• A warm and tender exploration of a 76-year marriage in South Korea.
    - by Laure Bonville - BFI Film Festival

    They are still very much in love, walk hand-in-hand in their bright matching outfits, splash about in the river and play mischievous jokes on each other. They’ve shared a lifetime of hardship and happiness, had children and now live off the land in their small house by the river. As Jo Byeon Man becomes increasingly more frail, Kang Kye Yeol prepares to say goodbye. In this warm and tender documentary, director Jin Mo Young captures small moments of intimacy in the daily life of a couple in their twilight years, creating an evocative and affecting reflection on lifelong love and companionship. The most commercially successful Korean independent film of all time when it was released domestically last year, My Love Don’t Cross That River won’t fail to inspire and move you.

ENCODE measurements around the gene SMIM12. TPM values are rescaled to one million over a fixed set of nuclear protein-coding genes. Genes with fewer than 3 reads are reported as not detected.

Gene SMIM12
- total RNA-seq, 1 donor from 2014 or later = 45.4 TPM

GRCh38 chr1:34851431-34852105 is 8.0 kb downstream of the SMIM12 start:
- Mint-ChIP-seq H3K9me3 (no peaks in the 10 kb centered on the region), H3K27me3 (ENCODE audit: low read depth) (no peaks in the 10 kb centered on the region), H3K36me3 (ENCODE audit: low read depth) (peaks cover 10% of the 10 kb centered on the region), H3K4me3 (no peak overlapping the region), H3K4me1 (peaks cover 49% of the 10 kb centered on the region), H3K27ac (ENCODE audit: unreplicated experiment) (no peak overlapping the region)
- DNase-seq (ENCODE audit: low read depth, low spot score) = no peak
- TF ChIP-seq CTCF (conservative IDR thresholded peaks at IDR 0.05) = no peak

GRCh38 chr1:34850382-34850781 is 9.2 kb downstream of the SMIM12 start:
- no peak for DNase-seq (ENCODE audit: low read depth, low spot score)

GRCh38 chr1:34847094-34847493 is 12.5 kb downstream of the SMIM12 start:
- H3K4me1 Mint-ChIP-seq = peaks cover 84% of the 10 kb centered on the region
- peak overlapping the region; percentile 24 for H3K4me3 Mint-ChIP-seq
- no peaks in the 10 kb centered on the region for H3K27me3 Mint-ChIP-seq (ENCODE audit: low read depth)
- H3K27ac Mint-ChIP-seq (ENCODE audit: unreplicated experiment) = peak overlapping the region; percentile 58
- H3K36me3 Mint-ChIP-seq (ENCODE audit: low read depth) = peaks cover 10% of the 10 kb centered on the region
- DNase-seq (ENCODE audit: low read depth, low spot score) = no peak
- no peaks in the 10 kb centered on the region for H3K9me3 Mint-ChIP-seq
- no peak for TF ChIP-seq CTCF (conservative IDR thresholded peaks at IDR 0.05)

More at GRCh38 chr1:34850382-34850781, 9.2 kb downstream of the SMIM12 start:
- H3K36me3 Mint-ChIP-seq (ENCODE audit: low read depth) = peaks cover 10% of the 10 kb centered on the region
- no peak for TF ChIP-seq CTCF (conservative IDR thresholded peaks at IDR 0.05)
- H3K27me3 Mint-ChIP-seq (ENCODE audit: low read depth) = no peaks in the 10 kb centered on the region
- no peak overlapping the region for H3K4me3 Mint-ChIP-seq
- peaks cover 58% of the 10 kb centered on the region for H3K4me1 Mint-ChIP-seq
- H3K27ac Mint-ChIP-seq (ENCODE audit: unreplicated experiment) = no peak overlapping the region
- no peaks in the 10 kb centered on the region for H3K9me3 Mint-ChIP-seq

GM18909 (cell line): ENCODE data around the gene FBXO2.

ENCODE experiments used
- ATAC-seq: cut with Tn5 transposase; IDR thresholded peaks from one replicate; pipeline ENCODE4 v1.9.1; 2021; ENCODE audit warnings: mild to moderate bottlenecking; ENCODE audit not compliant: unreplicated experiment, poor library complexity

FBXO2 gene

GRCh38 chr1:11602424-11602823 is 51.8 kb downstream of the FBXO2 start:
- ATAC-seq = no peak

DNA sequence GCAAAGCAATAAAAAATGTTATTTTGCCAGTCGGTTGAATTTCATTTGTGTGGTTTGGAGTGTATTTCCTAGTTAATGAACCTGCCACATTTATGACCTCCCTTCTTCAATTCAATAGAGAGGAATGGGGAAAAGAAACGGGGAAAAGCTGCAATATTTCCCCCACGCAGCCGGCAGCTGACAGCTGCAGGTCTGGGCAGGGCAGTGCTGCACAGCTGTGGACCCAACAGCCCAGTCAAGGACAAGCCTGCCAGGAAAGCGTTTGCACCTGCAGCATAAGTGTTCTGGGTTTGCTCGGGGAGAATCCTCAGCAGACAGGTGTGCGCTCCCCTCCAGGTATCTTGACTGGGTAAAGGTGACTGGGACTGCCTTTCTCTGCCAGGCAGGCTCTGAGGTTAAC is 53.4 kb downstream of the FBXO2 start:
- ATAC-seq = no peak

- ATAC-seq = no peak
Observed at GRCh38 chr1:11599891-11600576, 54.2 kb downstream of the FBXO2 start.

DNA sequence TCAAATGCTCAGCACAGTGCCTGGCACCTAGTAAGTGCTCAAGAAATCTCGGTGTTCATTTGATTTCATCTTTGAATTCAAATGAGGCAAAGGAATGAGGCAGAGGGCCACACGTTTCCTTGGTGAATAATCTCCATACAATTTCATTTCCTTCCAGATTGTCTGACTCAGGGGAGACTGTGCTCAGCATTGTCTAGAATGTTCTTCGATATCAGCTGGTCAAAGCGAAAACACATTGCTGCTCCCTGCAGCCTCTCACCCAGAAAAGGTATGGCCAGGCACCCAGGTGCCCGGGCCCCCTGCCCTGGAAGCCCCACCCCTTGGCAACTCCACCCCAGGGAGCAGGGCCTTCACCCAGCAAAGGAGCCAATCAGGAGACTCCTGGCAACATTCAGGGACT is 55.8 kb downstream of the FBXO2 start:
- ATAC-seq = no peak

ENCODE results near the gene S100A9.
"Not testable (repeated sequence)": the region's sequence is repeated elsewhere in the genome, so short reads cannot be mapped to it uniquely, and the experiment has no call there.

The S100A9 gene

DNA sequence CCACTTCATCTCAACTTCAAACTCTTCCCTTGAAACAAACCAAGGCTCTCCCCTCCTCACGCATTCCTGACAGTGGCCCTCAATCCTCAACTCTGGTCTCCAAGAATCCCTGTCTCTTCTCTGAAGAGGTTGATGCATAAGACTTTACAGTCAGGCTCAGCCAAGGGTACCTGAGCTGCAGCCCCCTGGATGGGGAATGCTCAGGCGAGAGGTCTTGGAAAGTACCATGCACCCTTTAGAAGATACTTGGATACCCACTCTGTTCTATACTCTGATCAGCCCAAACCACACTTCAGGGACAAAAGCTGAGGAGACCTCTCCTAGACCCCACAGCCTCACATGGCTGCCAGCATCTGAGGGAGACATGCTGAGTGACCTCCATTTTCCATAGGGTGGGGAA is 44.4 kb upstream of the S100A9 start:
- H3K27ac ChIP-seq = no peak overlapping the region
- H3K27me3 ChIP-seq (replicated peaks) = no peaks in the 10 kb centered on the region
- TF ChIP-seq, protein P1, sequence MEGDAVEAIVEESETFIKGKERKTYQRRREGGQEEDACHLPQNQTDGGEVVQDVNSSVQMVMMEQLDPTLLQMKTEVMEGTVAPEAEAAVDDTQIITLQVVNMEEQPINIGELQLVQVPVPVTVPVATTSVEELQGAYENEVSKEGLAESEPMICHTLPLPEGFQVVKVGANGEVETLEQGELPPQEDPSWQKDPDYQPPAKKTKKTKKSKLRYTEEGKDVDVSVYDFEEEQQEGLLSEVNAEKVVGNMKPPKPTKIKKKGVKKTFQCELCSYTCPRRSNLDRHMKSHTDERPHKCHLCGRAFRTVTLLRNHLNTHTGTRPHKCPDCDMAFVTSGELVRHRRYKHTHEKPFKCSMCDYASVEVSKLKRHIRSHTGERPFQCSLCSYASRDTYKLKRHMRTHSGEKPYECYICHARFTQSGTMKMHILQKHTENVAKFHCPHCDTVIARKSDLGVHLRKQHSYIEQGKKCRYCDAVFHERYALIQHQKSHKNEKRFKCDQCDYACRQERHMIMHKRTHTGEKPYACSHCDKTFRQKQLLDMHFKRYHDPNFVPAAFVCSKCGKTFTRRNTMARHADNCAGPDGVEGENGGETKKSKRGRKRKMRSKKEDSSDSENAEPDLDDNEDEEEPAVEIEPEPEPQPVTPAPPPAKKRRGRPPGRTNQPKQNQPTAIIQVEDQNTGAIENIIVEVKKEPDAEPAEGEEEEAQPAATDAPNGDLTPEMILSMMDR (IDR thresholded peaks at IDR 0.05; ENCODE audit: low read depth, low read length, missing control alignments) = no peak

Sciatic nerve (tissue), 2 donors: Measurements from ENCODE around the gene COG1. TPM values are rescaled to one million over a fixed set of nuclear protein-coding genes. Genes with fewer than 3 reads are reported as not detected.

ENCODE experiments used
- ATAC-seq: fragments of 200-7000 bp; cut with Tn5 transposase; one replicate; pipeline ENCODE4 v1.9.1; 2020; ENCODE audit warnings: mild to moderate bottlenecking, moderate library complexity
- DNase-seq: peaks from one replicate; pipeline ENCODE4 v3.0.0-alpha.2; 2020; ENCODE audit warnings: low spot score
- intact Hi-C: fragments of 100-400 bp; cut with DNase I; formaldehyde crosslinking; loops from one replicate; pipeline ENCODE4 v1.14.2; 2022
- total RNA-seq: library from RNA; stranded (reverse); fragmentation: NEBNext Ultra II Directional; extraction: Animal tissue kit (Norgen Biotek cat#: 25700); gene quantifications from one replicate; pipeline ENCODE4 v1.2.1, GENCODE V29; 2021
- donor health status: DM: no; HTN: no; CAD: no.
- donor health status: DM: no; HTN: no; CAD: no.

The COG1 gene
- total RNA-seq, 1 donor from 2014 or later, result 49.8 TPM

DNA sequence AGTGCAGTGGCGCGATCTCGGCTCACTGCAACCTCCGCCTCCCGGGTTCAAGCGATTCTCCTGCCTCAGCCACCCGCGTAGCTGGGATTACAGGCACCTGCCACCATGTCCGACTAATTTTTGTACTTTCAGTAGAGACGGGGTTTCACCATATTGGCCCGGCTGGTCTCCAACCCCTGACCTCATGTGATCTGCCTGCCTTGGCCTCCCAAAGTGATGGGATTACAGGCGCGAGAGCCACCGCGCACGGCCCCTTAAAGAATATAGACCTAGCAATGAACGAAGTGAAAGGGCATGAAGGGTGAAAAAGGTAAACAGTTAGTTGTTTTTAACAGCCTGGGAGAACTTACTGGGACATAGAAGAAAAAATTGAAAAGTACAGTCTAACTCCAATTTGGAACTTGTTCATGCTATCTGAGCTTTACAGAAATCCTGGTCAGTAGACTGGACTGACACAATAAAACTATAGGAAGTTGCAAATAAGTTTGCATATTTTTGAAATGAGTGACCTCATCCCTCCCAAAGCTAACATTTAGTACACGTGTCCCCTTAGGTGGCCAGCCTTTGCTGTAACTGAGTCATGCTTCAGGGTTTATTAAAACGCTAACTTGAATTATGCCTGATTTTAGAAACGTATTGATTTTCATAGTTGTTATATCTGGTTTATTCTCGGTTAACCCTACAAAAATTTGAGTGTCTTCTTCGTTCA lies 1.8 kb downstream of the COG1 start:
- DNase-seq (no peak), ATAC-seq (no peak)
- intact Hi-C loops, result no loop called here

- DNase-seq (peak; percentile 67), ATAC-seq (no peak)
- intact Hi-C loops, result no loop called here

• Hot Docs Interview: Jin Mo Young
    - by Cindy Zimmer

    A warm and tender exploration of a 76-year marriage in South Korea.
    What were you trying to portray in My Love, Don’t Cross That River? Specifically, how did you want the audience to react to it when they watched it?
    The story I have told in the film is nothing big (unsophisticated). It is not about a famous people nor has spectacle. But I want to show the audience what love between a man and a woman is like. So I don’t want to make a big message also because you can never learn big things just by watching one film. What I wanted from my audience was for them to realize they should take care of their spouse, or people around them.
    Were there any other takeaways you wanted the audience to see?
    We should think about marriage (conjugal love) more seriously. Marriage may seem like just two people living together. However, when you look closely, if you calculate how much time you would spend with the partner in your whole life from birth to death, you and your spouse spend significant amount of time together. So it’s not just spending time together, but living a LIFE together.